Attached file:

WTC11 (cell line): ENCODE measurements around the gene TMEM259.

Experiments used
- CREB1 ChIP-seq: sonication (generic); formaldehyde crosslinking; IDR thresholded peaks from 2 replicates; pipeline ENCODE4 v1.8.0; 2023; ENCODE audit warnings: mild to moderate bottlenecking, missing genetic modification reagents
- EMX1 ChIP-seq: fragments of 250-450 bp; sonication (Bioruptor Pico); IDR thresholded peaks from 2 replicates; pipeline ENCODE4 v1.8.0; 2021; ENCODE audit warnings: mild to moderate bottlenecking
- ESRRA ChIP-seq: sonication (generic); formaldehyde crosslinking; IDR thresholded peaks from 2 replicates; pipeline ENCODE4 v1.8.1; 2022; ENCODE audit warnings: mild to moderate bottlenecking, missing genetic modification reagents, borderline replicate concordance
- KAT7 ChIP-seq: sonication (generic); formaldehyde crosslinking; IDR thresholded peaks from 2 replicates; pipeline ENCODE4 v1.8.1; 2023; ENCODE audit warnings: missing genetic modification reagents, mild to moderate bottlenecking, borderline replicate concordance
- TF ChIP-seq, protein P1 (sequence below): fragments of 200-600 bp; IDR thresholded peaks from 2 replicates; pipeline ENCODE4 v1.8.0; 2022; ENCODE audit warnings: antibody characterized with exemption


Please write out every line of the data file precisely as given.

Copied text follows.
WTC11 (cell line): ENCODE measurements around the gene TMEM259.

Experiments used
- CREB1 ChIP-seq: sonication (generic); formaldehyde crosslinking; IDR thresholded peaks from 2 replicates; pipeline ENCODE4 v1.8.0; 2023; ENCODE audit warnings: mild to moderate bottlenecking, missing genetic modification reagents
- EMX1 ChIP-seq: fragments of 250-450 bp; sonication (Bioruptor Pico); IDR thresholded peaks from 2 replicates; pipeline ENCODE4 v1.8.0; 2021; ENCODE audit warnings: mild to moderate bottlenecking
- ESRRA ChIP-seq: sonication (generic); formaldehyde crosslinking; IDR thresholded peaks from 2 replicates; pipeline ENCODE4 v1.8.1; 2022; ENCODE audit warnings: mild to moderate bottlenecking, missing genetic modification reagents, borderline replicate concordance
- KAT7 ChIP-seq: sonication (generic); formaldehyde crosslinking; IDR thresholded peaks from 2 replicates; pipeline ENCODE4 v1.8.1; 2023; ENCODE audit warnings: missing genetic modification reagents, mild to moderate bottlenecking, borderline replicate concordance
- TF ChIP-seq, protein P1 (sequence below): fragments of 200-600 bp; IDR thresholded peaks from 2 replicates; pipeline ENCODE4 v1.8.0; 2022; ENCODE audit warnings: antibody characterized with exemption